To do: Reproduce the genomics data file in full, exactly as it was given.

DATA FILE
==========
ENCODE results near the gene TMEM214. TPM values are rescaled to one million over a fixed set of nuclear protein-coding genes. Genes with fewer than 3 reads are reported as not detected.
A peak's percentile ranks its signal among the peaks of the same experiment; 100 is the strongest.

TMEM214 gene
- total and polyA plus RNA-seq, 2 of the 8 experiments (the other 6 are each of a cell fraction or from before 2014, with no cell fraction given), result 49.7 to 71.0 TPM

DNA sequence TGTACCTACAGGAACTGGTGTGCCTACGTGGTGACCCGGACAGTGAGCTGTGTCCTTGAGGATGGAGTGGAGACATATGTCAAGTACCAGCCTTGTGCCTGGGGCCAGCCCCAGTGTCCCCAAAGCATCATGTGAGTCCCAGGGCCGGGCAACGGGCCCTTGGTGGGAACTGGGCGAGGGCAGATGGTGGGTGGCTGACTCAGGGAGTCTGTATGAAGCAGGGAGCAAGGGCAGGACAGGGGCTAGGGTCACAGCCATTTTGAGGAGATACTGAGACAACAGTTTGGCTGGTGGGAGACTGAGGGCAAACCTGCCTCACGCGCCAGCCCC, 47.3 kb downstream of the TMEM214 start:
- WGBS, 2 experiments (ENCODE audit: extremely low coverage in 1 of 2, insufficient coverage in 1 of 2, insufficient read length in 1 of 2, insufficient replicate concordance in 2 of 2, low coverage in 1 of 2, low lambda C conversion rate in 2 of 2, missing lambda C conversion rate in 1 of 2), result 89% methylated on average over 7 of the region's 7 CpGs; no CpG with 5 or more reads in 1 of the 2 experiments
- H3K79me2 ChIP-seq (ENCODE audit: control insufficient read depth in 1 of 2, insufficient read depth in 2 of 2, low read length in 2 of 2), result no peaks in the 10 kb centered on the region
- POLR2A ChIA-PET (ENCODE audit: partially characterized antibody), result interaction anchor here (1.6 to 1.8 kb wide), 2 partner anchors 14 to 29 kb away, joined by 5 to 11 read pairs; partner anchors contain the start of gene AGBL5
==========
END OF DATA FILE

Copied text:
ENCODE results near the gene TMEM214. TPM values are rescaled to one million over a fixed set of nuclear protein-coding genes. Genes with fewer than 3 reads are reported as not detected.
A peak's percentile ranks its signal among the peaks of the same experiment; 100 is the strongest.

TMEM214 gene
- total and polyA plus RNA-seq, 2 of the 8 experiments (the other 6 are each of a cell fraction or from before 2014, with no cell fraction given), result 49.7 to 71.0 TPM

DNA sequence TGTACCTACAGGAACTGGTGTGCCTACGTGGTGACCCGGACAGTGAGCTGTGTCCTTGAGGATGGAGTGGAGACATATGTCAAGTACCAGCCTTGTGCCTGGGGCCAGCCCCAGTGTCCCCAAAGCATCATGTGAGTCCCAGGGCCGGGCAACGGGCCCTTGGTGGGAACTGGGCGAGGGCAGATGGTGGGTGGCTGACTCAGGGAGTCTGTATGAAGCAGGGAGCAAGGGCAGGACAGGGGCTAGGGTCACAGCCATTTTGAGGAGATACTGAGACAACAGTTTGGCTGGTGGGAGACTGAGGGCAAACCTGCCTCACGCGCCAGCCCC, 47.3 kb downstream of the TMEM214 start:
- WGBS, 2 experiments (ENCODE audit: extremely low coverage in 1 of 2, insufficient coverage in 1 of 2, insufficient read length in 1 of 2, insufficient replicate concordance in 2 of 2, low coverage in 1 of 2, low lambda C conversion rate in 2 of 2, missing lambda C conversion rate in 1 of 2), result 89% methylated on average over 7 of the region's 7 CpGs; no CpG with 5 or more reads in 1 of the 2 experiments
- H3K79me2 ChIP-seq (ENCODE audit: control insufficient read depth in 1 of 2, insufficient read depth in 2 of 2, low read length in 2 of 2), result no peaks in the 10 kb centered on the region
- POLR2A ChIA-PET (ENCODE audit: partially characterized antibody), result interaction anchor here (1.6 to 1.8 kb wide), 2 partner anchors 14 to 29 kb away, joined by 5 to 11 read pairs; partner anchors contain the start of gene AGBL5